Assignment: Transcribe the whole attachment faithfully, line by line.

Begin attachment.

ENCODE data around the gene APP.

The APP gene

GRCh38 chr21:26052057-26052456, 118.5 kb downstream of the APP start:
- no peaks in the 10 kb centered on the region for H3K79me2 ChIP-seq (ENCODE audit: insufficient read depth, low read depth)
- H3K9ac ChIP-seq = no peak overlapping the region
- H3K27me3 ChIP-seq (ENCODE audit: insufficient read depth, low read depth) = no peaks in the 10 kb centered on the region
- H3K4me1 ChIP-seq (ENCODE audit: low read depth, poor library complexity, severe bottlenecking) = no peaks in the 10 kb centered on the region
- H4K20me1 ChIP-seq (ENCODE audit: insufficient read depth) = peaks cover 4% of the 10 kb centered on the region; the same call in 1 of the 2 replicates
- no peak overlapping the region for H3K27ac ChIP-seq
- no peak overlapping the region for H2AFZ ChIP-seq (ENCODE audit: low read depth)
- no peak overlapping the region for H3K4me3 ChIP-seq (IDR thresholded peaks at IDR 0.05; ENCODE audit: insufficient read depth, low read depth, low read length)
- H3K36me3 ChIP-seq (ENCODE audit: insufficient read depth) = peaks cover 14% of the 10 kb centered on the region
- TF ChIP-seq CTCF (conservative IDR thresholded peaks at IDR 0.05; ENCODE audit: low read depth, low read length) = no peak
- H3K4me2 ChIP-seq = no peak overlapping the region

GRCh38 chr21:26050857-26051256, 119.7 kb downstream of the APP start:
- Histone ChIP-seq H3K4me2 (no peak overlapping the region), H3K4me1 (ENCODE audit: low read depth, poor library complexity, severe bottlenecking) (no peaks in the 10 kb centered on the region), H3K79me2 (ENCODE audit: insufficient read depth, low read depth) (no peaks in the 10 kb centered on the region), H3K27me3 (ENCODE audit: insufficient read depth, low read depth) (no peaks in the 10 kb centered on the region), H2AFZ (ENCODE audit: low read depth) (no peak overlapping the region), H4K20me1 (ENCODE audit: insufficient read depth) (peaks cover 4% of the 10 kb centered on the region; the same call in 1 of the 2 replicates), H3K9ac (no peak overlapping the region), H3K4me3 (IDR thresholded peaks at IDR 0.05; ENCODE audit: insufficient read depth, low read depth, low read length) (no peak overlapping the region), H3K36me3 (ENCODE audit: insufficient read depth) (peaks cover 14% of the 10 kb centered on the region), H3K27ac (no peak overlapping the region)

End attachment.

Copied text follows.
ENCODE data around the gene APP.

The APP gene

GRCh38 chr21:26052057-26052456, 118.5 kb downstream of the APP start:
- no peaks in the 10 kb centered on the region for H3K79me2 ChIP-seq (ENCODE audit: insufficient read depth, low read depth)
- H3K9ac ChIP-seq = no peak overlapping the region
- H3K27me3 ChIP-seq (ENCODE audit: insufficient read depth, low read depth) = no peaks in the 10 kb centered on the region
- H3K4me1 ChIP-seq (ENCODE audit: low read depth, poor library complexity, severe bottlenecking) = no peaks in the 10 kb centered on the region
- H4K20me1 ChIP-seq (ENCODE audit: insufficient read depth) = peaks cover 4% of the 10 kb centered on the region; the same call in 1 of the 2 replicates
- no peak overlapping the region for H3K27ac ChIP-seq
- no peak overlapping the region for H2AFZ ChIP-seq (ENCODE audit: low read depth)
- no peak overlapping the region for H3K4me3 ChIP-seq (IDR thresholded peaks at IDR 0.05; ENCODE audit: insufficient read depth, low read depth, low read length)
- H3K36me3 ChIP-seq (ENCODE audit: insufficient read depth) = peaks cover 14% of the 10 kb centered on the region
- TF ChIP-seq CTCF (conservative IDR thresholded peaks at IDR 0.05; ENCODE audit: low read depth, low read length) = no peak
- H3K4me2 ChIP-seq = no peak overlapping the region

GRCh38 chr21:26050857-26051256, 119.7 kb downstream of the APP start:
- Histone ChIP-seq H3K4me2 (no peak overlapping the region), H3K4me1 (ENCODE audit: low read depth, poor library complexity, severe bottlenecking) (no peaks in the 10 kb centered on the region), H3K79me2 (ENCODE audit: insufficient read depth, low read depth) (no peaks in the 10 kb centered on the region), H3K27me3 (ENCODE audit: insufficient read depth, low read depth) (no peaks in the 10 kb centered on the region), H2AFZ (ENCODE audit: low read depth) (no peak overlapping the region), H4K20me1 (ENCODE audit: insufficient read depth) (peaks cover 4% of the 10 kb centered on the region; the same call in 1 of the 2 replicates), H3K9ac (no peak overlapping the region), H3K4me3 (IDR thresholded peaks at IDR 0.05; ENCODE audit: insufficient read depth, low read depth, low read length) (no peak overlapping the region), H3K36me3 (ENCODE audit: insufficient read depth) (peaks cover 14% of the 10 kb centered on the region), H3K27ac (no peak overlapping the region)